Between God, the People, and the State: Citizen Conceptions of Zakat
van den Boogaard, Vanessa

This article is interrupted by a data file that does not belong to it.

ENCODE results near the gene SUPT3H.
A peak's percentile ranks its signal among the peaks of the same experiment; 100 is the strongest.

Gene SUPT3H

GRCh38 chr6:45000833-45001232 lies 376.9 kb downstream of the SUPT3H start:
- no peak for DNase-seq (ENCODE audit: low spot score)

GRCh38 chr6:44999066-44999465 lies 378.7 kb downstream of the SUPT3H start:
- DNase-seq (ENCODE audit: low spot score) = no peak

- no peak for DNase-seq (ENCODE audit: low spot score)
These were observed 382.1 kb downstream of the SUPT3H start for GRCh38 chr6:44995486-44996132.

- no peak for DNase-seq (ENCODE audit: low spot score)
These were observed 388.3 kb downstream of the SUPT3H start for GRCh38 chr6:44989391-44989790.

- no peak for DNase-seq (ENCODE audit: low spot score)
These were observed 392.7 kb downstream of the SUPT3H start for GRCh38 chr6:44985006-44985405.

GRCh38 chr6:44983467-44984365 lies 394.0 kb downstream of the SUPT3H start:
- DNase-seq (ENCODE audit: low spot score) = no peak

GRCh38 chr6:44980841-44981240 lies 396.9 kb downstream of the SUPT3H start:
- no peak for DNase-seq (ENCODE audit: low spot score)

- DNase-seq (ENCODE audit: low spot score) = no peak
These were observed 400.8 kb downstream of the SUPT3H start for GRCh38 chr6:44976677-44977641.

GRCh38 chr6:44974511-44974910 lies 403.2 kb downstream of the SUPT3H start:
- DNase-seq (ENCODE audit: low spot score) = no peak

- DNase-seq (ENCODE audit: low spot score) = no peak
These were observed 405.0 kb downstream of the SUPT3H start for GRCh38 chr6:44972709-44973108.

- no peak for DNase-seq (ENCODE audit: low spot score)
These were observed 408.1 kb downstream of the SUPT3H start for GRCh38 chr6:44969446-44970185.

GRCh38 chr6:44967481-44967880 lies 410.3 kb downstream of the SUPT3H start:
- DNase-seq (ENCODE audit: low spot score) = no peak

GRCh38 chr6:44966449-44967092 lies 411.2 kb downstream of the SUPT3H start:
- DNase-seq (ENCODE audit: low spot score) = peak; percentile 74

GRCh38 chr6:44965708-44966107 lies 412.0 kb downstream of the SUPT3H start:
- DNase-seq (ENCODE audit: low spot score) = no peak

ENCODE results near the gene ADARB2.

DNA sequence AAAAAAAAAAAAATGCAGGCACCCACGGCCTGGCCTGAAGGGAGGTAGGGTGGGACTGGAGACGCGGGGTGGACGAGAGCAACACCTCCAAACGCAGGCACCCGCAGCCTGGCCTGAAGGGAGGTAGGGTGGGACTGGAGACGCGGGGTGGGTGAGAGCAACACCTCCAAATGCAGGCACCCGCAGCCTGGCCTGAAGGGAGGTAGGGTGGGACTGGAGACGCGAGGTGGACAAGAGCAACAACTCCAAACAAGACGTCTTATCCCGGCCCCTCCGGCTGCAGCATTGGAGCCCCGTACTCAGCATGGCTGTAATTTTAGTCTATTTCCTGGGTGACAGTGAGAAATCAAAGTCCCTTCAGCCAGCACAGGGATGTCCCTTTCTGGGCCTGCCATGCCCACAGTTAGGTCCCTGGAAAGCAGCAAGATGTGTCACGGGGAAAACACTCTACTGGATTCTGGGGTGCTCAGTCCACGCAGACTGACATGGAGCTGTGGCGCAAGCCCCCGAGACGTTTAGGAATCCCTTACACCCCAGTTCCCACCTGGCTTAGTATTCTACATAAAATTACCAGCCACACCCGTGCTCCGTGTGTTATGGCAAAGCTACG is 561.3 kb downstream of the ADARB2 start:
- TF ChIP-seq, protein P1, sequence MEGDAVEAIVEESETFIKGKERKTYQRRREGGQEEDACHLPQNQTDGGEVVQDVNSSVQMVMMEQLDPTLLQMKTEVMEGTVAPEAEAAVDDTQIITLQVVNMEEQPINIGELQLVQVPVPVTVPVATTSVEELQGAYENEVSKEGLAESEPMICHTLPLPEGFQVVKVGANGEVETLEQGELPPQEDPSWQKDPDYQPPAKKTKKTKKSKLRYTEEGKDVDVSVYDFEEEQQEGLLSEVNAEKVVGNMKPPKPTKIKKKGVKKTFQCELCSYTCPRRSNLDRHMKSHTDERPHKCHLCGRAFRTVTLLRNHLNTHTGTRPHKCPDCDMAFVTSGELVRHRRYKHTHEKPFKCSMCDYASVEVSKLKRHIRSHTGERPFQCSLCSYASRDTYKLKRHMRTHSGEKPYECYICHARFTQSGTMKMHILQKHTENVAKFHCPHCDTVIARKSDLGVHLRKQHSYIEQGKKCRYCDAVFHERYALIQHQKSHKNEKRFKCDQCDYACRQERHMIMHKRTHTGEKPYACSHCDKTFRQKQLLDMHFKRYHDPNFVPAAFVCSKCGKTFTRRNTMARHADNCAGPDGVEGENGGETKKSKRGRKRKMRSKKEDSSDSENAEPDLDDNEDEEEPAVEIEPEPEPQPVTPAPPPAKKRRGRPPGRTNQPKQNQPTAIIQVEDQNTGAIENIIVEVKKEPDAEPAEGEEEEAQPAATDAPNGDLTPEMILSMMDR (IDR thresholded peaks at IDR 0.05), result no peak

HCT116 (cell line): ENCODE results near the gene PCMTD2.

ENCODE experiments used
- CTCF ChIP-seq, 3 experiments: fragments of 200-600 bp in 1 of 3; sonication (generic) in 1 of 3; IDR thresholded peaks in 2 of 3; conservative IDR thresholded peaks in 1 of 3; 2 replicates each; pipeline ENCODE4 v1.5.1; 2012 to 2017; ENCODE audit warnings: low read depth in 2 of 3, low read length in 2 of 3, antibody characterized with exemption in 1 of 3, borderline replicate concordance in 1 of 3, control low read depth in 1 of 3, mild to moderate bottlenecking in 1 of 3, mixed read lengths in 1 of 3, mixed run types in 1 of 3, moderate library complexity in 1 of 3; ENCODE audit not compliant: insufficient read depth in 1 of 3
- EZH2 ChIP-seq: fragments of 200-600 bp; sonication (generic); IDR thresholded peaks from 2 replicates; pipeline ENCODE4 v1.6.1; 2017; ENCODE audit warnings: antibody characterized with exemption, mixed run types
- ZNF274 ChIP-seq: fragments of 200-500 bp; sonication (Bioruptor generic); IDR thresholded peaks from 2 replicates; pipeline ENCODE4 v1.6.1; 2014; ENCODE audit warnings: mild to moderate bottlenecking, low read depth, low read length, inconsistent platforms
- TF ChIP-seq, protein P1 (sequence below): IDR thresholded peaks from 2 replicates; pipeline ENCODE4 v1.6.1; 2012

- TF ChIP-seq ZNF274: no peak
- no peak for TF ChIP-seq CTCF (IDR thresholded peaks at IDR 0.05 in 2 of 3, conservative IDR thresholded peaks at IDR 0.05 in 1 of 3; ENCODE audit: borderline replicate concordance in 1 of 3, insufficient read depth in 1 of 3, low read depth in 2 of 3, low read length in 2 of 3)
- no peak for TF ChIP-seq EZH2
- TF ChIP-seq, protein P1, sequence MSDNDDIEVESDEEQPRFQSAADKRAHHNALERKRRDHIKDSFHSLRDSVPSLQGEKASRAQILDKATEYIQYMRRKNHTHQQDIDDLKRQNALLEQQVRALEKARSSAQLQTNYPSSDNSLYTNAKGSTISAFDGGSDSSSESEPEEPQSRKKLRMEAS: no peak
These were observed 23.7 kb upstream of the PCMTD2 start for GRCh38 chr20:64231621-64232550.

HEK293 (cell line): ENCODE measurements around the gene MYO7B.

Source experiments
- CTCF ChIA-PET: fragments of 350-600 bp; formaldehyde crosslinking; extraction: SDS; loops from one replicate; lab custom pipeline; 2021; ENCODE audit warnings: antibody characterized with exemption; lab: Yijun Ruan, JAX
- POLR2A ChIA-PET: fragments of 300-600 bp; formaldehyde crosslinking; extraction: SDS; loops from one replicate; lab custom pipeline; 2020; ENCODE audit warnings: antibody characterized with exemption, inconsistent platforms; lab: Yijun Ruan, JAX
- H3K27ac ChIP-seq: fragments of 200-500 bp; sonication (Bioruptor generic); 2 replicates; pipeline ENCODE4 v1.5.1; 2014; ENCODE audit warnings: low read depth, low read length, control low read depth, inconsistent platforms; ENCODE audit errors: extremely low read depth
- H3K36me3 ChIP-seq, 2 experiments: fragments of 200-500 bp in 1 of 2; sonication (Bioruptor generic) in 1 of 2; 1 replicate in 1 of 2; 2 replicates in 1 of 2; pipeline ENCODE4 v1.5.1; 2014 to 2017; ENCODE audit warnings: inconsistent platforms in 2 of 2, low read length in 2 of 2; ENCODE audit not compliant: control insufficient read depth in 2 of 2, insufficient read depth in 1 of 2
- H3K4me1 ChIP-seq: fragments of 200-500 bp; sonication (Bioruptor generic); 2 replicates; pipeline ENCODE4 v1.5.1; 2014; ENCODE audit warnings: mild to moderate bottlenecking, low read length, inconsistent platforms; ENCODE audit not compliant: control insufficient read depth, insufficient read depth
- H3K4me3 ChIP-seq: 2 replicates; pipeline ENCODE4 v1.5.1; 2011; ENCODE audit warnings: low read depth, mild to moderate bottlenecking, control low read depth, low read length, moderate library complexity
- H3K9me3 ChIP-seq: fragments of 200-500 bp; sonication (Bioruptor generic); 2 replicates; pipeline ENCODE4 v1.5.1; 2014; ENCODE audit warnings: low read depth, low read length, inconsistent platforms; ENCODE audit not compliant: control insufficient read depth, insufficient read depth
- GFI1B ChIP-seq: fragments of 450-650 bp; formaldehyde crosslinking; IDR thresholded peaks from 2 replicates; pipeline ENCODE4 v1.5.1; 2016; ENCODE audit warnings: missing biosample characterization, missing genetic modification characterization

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Zakat – one of the five pillars of Islam – is an annual obligatory payment, typically equivalent to 2.5 per cent of an individual’s productive wealth, to a set of appropriate recipients, including the poor. The annual global zakat pool is estimated to make up between US$200 billion and 1 trillion. States have long sought to harness zakat for their own budgets – and legitimacy. To date, however, there has been no systematic empirical discussion of how citizens perceive and engage with state involvement in zakat and how they perceive state-run zakat funds. These perceptions and experiences are central to important questions of how we conceptualise fiscal transfers and the relationship between citizens and states: if zakat is legally treated as a tax, does it function like one too? Do citizens engage with it differently? Does its formalisation strengthen or undermine the social norms in which it is embedded? Summary of Working Paper 167.